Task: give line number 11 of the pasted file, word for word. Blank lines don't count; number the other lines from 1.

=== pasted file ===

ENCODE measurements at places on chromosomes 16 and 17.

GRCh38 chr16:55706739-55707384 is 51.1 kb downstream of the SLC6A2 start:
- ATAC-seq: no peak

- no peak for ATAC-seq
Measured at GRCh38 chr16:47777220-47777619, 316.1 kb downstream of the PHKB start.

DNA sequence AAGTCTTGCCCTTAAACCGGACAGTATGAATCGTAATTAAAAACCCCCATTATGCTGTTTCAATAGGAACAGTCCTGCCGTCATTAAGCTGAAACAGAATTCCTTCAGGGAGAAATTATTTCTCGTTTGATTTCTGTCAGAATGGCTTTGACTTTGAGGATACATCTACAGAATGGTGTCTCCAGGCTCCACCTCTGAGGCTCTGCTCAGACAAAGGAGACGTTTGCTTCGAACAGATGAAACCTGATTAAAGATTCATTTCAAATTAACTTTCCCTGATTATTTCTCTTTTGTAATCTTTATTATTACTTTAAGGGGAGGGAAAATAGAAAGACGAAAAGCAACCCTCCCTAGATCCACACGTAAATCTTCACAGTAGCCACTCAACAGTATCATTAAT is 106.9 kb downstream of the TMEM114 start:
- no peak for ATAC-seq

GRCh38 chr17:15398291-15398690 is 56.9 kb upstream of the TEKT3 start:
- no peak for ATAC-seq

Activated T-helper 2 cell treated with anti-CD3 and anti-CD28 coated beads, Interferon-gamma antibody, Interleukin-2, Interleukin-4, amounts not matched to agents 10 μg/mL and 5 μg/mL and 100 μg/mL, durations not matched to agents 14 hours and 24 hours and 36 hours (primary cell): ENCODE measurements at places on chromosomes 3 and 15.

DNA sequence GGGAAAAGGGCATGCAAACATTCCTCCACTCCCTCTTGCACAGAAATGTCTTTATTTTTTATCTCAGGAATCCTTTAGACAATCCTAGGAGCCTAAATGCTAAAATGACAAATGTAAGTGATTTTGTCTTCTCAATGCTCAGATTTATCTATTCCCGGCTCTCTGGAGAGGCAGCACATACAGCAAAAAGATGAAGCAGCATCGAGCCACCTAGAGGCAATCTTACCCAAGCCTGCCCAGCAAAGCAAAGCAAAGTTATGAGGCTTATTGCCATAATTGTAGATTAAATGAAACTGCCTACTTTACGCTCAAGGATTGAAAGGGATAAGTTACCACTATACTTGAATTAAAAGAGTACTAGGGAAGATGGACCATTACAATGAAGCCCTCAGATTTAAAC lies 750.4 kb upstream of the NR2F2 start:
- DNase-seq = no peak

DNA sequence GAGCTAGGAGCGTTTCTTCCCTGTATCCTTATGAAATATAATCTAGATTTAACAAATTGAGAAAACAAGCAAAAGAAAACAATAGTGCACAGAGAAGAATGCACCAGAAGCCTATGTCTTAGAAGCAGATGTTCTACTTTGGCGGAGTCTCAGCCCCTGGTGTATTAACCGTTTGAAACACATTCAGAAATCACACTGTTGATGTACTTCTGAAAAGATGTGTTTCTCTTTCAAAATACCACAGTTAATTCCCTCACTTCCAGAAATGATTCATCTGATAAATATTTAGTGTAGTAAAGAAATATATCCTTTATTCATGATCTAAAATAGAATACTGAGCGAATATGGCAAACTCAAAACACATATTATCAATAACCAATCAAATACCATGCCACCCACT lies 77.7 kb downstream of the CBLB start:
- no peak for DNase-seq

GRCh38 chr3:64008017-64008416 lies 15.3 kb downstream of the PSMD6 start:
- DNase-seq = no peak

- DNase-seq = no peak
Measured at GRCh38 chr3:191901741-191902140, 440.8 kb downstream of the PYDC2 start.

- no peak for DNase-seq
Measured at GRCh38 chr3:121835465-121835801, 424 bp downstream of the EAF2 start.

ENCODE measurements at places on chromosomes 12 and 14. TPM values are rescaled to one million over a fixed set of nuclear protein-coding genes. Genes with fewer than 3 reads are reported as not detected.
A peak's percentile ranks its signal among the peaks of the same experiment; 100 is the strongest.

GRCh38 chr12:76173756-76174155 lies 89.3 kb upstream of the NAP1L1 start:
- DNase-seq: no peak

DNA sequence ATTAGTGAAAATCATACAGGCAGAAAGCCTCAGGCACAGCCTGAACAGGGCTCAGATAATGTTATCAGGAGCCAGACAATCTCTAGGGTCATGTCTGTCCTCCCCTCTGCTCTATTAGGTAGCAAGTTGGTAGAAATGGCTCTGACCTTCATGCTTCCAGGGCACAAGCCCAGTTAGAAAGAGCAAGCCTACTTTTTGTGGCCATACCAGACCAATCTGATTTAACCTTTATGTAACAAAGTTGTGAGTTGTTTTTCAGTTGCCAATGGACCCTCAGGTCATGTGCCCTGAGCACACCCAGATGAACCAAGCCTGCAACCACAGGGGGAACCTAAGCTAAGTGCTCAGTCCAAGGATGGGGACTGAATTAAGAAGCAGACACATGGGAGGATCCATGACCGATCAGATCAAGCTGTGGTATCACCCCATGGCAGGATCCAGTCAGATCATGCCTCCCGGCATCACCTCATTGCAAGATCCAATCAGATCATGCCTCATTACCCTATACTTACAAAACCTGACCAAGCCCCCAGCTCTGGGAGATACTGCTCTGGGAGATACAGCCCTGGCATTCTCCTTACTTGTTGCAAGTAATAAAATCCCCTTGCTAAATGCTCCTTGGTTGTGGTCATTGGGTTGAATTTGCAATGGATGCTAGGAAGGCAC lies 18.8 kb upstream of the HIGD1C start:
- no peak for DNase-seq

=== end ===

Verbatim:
DNA sequence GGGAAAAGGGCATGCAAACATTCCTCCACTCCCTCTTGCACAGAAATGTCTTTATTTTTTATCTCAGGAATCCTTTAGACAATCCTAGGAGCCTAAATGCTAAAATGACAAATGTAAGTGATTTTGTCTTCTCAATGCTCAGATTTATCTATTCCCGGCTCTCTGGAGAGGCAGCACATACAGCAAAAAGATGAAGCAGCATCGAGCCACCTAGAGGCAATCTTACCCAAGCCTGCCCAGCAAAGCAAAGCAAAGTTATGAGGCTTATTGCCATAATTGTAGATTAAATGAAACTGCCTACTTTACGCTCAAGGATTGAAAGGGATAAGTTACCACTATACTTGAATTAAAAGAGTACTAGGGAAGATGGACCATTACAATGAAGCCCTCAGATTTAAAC lies 750.4 kb upstream of the NR2F2 start: